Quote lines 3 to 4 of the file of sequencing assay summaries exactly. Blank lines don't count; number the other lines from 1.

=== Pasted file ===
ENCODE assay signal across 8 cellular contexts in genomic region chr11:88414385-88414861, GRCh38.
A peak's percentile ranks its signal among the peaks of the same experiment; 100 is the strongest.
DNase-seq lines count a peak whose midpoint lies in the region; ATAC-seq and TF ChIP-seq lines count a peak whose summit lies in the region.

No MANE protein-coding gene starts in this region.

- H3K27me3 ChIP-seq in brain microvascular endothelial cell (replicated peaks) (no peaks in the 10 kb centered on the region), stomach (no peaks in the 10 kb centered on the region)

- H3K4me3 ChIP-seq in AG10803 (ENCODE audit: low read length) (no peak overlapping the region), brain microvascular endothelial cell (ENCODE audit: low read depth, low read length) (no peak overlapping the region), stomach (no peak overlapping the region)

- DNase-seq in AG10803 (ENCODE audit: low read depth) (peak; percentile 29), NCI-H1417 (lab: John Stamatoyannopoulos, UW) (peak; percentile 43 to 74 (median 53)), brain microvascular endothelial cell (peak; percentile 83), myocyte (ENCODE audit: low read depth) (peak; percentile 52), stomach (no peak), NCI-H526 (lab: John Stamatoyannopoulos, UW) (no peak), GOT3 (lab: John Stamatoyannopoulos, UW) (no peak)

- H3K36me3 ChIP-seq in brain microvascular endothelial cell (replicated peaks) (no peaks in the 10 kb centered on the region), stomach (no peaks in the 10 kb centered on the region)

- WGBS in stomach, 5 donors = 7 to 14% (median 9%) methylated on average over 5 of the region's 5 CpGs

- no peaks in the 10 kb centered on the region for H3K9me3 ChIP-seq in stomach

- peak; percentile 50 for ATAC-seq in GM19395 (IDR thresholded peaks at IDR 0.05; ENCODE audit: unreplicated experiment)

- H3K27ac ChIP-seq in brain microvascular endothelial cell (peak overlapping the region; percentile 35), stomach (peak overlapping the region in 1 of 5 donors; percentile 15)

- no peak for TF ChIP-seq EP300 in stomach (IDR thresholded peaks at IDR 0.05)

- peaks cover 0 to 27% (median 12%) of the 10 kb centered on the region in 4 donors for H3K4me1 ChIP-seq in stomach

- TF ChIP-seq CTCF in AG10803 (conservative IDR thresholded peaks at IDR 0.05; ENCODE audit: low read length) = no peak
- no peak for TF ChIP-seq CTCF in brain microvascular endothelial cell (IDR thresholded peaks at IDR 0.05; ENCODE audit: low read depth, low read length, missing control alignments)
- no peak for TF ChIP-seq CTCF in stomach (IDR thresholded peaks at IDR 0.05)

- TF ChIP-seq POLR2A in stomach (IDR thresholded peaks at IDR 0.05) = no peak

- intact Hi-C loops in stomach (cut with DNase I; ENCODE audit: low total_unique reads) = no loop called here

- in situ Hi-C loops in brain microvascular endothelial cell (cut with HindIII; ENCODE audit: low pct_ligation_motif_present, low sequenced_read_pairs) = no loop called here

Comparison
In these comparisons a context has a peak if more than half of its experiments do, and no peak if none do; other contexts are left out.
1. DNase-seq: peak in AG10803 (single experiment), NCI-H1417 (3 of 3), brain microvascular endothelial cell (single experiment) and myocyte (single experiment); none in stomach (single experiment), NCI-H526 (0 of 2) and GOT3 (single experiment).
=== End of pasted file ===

DNase-seq lines count a peak whose midpoint lies in the region; ATAC-seq and TF ChIP-seq lines count a peak whose summit lies in the region.

No MANE protein-coding gene starts in this region.